When Kay* had her first sip of alcohol at 13 years old, it felt like she hit the mute button on the negative inner voice that told her she wasn’t enough—not pretty enough, not smart enough, not wealthy enough. From that point on, alcohol became her go-to confidence booster through four years at Northwestern University, a marriage, two kids, a divorce, and a successful career at a global advertising agency. But unlike many of the people around her, Kay’s alcohol use disorder meant she could never stop at just one drink. “My bodily reaction is abnormal when I put alcohol in my system,” she says. “I don’t have an off switch. All I have is a more switch.”
Shortly before her 40th birthday, Kay experienced a rock-bottom moment with alcohol and decided to start attending Alcoholics Anonymous (AA) meetings, inspired by her older sister who had previously done the same. Now 60, Kay has been sober for nearly 21 years, but she realizes things could have easily ended much differently. “Without my kids, I really don’t know that I would have hit bottom enough to change,” she says. And what then? “I’m sure I would be dead by now.”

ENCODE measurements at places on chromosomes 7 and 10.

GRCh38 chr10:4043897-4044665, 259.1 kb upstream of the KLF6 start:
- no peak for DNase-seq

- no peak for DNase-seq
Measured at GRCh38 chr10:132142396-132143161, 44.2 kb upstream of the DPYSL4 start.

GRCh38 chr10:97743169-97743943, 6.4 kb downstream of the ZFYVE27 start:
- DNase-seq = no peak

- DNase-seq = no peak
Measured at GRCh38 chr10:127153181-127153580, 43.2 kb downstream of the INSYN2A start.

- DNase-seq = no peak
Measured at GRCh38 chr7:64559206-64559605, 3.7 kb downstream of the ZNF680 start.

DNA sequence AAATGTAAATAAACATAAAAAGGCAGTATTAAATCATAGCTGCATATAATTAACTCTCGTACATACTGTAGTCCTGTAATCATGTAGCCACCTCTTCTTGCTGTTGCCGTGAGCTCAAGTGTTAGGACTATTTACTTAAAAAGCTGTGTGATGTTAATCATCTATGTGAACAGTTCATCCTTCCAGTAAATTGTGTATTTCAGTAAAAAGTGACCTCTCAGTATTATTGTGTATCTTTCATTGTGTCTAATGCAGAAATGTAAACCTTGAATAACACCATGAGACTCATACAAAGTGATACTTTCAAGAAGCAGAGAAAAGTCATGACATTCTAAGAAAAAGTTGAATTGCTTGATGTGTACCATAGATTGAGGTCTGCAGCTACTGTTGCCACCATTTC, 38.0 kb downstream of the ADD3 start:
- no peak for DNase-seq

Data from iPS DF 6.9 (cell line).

This isn’t an overstatement. Although Kay entered recovery just in time, many of her friends have succumbed to alcohol-related deaths in the years since she got sober—caused by accidents, suicides, and beyond—reflecting the fact that menopause-age women are being hit particularly hard by alcohol use disorders in America today. A recent study from the National Institutes of Health revealed that while men continue to die at higher overall rates from alcohol, alcohol-related death rates grew by 85 percent for women between 1999 and 2017 (the most recent year data is available), compared to men’s 35 percent increase during that period. When examining the data further, researchers found that alcohol-related death rates in women were highest for those ages 55 to 64, followed closely by those ages 45 to 54.